- Healing the Wound
Carol Ann Davis
153 Pages; Print, $17.95
Over the past two decades, mass shootings in schools across America rank as perhaps the most egregious and bewildering crime of modern times due to the unspeakable actions of the perpetrators and the demographic of the victims — young people, still innocent and with life still before them. In The Nail in the Tree: Essays on Art, Violence, and Childhood, essayist and poet Carol Ann Davis incorporates first-hand memories of assuredly the most horrific school shooting of recent times into a therapeutic chronicle that also offers perceptions on modern art, diverse literary references, and our bond with the natural world, as well as observations on raising two young sons and reflections of her own life growing up along Florida’s Atlantic coast.
Essays that address the school carnage are presented without adherence to strict chronology at times, yet Davis delivers a cohesive work that is uncomplicated and interwoven with subtle, compelling, and poignant perspectives on the world around her and life as witnessed by a scholar seeking answers through informed observations, sometimes from the window of her study. Her prose is uncomplicated, almost conversational, straightforward, and inquisitive, and some essays are structured around short passages punctuated with subtitles, much like writings in a diary or journal. It is through this creation of literary agency that Davis does, indeed, become the storyteller, philosopher, and conveyor of sage observations in this short collection.
The fatal shooting of twenty very young children and six adults at the Sandy Hook Elementary School in Newtown, Connecticut in December of 2012 is the foundation for the eight essays presented in Part One of The Nail in the Tree, which chronicles the years before and after. Davis and her family lived in a home on the outskirts of Newtown at the time of the shootings, and we learn the abode provided a sanctuary and healing place of sorts in the years that followed. A mother of two grammar-school aged sons — whose presence and impact on her life are featured regularly — Davis opens the work with a rhetorical question: How and when to inform a five and nine-year-old that a tragedy took place at a grammar school in their community. It is a challenge that other parents of young children in Newtown and elsewhere in the nation had wrestle with that year in the middle of what should have been a joyous holiday season. Early in the debut essay, subtitled the day of the shooting, Davis recounts learning of the massacre while teaching a university class:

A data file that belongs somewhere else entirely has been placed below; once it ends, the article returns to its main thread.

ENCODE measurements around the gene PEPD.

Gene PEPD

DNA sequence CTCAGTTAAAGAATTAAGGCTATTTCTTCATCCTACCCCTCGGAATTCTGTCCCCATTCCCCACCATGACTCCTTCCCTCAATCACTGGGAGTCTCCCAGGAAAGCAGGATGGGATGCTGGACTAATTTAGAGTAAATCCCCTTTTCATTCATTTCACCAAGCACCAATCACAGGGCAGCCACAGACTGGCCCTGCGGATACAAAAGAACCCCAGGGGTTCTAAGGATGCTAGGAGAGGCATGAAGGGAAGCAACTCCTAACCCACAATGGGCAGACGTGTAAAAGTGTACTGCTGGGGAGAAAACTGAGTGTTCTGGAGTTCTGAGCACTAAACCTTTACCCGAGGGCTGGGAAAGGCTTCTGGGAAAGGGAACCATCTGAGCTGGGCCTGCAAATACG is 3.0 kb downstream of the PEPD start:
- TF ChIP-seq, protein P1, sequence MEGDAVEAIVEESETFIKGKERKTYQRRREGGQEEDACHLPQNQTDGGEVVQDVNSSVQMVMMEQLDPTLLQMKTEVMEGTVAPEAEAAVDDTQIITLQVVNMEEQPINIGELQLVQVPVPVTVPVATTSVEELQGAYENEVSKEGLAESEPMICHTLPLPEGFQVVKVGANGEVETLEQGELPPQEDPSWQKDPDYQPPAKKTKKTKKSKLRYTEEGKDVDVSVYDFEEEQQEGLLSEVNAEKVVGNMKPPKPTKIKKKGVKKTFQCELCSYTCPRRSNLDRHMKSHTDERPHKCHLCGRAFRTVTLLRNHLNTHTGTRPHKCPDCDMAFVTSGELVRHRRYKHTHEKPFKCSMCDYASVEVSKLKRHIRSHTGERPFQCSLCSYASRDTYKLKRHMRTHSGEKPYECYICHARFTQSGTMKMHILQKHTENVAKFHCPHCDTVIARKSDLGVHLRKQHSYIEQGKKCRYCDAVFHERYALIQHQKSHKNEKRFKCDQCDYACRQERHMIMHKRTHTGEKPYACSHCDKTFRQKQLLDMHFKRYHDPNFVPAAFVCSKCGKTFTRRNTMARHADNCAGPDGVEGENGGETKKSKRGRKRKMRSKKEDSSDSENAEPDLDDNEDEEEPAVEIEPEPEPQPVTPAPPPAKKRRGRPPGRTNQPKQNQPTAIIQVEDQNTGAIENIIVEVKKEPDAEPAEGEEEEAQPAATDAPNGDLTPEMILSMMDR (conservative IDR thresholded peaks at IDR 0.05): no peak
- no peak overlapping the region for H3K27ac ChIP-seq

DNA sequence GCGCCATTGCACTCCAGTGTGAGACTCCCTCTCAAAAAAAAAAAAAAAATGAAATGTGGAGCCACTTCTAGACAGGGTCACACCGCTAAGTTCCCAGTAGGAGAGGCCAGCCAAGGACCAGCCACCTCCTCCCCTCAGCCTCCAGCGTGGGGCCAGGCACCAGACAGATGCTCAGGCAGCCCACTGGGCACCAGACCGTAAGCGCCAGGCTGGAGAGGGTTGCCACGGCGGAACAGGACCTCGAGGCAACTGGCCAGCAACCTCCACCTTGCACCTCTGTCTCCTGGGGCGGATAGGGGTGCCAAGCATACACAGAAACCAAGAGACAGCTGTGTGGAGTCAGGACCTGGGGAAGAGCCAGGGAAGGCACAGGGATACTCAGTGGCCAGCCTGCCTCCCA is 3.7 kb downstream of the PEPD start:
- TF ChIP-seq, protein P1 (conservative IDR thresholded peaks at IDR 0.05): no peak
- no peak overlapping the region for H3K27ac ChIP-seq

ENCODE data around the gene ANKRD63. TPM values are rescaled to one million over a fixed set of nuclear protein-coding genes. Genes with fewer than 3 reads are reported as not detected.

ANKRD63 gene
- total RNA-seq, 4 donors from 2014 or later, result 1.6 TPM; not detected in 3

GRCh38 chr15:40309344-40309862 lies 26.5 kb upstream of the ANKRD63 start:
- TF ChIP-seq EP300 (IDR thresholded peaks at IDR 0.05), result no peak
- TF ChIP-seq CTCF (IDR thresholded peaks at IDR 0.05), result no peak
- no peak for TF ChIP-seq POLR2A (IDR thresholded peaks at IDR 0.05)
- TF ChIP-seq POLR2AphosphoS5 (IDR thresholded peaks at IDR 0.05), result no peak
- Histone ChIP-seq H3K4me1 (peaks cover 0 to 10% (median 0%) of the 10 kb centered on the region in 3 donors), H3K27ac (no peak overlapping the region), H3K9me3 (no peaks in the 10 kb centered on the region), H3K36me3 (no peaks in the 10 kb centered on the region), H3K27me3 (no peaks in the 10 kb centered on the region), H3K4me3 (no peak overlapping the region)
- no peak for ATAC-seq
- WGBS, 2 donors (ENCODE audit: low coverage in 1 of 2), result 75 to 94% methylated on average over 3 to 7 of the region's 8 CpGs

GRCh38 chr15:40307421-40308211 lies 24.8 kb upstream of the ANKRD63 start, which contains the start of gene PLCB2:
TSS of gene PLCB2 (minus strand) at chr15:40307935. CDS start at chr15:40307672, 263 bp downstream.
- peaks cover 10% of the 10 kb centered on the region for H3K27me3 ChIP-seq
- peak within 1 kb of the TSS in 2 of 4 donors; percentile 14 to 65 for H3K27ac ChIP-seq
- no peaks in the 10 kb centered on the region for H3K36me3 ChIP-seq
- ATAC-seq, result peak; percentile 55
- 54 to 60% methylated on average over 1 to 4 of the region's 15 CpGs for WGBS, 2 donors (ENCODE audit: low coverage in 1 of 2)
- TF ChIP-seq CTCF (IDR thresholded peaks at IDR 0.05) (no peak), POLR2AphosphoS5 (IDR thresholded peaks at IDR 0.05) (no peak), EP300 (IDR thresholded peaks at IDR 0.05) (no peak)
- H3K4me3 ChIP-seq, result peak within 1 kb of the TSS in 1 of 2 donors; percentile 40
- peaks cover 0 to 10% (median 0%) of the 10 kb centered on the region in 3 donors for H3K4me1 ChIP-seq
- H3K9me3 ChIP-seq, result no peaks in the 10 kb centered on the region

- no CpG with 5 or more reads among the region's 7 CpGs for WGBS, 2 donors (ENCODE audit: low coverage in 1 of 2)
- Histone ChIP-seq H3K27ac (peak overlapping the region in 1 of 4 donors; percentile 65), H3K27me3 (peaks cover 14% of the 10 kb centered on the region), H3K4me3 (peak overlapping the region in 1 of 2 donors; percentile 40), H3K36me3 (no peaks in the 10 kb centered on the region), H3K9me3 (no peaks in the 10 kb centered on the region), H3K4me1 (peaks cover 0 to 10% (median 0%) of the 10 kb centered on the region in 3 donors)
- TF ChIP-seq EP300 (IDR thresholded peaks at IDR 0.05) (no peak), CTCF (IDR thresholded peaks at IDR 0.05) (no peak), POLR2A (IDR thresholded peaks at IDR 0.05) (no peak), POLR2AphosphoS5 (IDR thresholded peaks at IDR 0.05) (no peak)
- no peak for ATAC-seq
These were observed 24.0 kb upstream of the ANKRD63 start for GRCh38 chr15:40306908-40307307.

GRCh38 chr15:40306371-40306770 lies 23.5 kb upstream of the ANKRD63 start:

Ninety seconds pass — not that long, less than a minute — before it is clear to me that Hawley School is not the site of the shooting, but Sandy Hook, a school closer to our house but by an accident of zoning not my children’s school.
This revelation — a municipal government decision beyond the control of Davis and her family that spared her sons from potentially being physical or emotional casualties — propels her to write about the long-standing impact of the massacre and its ramifications over her psyche in the years ahead. In the third essay, “The Practice of School Busses and Hummingbirds: in the year that comes after,” Davis describes the impetus as “the aftermath, and the after-aftermath which is the present moment from which I’m writing, all of it new and impossible to comprehend.” Davis grapples with how to maintain some semblance of normal daily life as a mother, writer and professor who oversees her sons boarding the school bus, and how to push forward; she does so by recording observations of a hummingbird during the last weeks of the summer season, referencing musings of thirteenth century Persian poet Rumi and interpreting the symbolism of the mythological one-eyed, one-tooth Graeae sisters. (One certainly can ascertain that the author is not bound by literary genre or century for inspiration!) Davis states that she’s unable to arrive at a...